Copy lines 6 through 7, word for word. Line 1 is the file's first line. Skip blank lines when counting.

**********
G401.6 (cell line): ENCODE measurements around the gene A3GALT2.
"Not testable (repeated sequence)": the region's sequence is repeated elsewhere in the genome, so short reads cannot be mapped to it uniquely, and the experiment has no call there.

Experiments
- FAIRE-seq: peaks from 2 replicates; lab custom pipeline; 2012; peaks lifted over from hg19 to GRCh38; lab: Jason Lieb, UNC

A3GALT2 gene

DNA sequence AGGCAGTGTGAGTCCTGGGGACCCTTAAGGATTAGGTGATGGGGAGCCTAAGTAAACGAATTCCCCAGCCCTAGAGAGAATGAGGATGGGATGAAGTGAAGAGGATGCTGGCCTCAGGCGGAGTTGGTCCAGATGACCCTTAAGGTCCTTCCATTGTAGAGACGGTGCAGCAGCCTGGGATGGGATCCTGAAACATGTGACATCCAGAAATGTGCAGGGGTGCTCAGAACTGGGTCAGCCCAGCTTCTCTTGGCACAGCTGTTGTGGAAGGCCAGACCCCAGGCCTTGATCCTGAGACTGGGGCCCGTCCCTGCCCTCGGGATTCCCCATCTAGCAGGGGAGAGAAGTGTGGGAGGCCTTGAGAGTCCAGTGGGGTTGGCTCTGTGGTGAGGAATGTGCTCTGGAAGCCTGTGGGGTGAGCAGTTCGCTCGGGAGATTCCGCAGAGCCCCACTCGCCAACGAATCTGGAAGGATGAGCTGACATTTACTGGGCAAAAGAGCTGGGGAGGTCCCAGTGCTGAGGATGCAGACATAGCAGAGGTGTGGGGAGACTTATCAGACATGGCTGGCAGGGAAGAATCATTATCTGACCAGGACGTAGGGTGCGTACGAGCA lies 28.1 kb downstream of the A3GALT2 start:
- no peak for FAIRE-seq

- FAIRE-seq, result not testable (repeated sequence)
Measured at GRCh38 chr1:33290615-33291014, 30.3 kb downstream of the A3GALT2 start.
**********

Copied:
DNA sequence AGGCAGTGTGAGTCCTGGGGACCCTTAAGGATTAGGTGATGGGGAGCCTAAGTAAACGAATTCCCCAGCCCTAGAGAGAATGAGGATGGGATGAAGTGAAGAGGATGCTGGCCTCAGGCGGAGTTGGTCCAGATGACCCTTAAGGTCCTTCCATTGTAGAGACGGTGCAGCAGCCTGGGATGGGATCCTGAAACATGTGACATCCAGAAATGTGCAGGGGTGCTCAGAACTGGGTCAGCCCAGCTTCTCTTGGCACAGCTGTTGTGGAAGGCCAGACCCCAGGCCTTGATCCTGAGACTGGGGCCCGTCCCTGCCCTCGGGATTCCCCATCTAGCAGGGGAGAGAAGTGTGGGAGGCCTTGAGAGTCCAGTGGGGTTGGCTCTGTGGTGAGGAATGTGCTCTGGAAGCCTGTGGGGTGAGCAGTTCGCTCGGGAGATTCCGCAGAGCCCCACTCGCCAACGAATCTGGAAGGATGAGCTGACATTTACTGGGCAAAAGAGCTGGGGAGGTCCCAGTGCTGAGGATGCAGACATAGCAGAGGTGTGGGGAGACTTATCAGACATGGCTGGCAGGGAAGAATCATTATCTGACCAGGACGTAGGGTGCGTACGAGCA lies 28.1 kb downstream of the A3GALT2 start:
- no peak for FAIRE-seq